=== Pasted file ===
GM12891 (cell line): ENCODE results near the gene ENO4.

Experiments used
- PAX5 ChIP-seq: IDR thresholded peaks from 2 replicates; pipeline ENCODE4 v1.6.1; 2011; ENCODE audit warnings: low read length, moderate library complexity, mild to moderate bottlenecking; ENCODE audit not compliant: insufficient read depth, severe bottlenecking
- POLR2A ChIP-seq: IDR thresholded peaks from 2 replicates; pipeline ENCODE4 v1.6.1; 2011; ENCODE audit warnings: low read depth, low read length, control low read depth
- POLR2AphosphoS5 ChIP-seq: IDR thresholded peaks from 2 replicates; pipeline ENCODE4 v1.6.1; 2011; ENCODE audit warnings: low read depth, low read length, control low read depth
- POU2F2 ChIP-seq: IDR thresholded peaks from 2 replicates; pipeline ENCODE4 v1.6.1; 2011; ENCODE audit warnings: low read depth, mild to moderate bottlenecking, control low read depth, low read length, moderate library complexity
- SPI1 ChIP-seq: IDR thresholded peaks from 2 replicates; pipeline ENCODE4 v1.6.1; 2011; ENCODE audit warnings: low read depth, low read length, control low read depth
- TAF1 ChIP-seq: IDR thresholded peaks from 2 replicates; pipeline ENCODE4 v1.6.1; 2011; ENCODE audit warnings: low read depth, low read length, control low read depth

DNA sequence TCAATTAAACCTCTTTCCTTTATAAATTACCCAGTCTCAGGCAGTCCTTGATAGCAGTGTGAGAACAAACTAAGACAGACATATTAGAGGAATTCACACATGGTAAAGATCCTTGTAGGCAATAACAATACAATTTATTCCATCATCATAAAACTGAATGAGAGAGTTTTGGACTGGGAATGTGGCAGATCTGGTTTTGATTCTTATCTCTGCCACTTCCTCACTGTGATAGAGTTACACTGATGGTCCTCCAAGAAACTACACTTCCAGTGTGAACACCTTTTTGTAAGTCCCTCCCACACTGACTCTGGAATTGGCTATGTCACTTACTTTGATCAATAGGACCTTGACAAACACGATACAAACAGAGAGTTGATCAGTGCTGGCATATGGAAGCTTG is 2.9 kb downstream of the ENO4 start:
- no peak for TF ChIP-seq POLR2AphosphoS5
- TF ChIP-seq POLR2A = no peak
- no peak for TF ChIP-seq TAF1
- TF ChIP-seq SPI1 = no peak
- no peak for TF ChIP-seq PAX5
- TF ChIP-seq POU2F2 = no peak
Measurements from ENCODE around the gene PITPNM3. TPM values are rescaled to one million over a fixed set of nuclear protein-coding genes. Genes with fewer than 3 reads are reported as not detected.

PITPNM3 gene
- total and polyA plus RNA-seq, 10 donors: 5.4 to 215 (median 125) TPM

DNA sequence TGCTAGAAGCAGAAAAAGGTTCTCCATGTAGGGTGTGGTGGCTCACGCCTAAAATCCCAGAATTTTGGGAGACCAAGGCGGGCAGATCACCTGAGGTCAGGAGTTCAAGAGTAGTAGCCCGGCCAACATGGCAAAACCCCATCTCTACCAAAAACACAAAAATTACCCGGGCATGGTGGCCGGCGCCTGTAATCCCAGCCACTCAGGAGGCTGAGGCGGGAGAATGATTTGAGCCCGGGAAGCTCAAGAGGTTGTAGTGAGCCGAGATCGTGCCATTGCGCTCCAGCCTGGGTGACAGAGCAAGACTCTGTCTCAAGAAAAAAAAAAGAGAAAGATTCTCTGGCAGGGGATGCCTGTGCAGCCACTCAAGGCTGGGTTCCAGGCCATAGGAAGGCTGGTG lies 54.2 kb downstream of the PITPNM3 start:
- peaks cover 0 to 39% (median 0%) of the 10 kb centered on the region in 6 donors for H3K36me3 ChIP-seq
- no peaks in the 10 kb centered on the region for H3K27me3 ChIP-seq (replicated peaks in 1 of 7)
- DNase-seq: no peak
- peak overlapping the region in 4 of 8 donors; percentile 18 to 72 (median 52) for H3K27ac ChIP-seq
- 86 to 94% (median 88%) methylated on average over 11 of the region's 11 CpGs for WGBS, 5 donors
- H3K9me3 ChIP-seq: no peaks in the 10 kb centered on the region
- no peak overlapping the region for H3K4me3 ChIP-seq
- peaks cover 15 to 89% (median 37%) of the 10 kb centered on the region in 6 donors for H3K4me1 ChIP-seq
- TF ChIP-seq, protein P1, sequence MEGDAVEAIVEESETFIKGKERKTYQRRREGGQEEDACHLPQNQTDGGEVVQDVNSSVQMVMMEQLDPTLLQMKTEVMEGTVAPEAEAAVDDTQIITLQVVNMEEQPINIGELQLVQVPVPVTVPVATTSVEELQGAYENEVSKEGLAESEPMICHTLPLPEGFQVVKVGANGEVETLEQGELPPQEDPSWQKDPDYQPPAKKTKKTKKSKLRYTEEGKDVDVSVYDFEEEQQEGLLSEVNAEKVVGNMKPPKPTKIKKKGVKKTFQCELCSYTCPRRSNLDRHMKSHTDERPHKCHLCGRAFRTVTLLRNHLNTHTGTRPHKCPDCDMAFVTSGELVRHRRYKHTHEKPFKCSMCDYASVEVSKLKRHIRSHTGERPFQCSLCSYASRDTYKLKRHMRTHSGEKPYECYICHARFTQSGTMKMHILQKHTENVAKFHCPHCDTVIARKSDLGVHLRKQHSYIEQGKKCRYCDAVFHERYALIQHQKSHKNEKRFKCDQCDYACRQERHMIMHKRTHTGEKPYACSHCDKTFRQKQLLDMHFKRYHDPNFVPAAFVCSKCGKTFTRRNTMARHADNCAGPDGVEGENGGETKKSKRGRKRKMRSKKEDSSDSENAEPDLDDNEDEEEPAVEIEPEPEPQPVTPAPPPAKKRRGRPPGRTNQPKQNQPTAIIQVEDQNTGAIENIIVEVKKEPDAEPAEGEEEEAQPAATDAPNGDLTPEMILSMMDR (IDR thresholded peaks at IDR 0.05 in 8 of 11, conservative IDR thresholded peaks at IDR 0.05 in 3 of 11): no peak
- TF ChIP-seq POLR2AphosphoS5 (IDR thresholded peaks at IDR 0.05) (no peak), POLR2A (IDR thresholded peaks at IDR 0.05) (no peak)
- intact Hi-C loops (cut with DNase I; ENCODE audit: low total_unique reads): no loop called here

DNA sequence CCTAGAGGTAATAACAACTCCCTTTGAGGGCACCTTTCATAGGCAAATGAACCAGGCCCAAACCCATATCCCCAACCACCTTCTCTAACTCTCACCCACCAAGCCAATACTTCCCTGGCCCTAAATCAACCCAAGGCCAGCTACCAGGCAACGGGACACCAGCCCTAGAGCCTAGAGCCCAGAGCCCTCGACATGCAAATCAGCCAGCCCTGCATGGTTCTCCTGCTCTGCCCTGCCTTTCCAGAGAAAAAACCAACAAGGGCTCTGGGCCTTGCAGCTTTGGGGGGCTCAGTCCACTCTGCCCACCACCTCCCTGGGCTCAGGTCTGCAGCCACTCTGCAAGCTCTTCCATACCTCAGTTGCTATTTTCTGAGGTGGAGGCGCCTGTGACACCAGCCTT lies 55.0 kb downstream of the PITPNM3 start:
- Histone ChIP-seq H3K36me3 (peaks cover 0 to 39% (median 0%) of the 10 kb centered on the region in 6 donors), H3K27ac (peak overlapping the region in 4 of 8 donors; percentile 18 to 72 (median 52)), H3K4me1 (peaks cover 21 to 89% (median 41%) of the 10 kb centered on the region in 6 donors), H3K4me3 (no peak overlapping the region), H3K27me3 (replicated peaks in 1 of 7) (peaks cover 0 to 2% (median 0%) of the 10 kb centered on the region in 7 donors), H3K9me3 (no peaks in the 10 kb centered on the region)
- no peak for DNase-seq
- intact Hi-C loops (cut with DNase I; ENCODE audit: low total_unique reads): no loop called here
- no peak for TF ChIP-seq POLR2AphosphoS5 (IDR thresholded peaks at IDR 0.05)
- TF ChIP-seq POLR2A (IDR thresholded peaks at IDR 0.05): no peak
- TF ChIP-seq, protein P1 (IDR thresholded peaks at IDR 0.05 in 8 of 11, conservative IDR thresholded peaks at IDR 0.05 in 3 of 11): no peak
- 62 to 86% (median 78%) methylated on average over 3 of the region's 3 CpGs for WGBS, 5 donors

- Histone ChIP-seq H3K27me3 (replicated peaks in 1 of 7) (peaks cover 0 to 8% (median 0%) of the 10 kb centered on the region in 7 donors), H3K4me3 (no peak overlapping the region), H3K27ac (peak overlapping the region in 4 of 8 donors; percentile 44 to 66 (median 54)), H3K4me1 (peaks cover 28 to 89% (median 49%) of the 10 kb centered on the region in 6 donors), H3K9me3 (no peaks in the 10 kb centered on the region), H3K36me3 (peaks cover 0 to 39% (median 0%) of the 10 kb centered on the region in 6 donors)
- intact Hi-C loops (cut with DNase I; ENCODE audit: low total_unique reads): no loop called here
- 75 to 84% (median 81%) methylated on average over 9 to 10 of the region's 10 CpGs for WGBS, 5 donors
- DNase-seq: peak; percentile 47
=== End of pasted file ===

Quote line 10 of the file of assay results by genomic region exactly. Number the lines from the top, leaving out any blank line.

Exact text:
- no peak for TF ChIP-seq POLR2AphosphoS5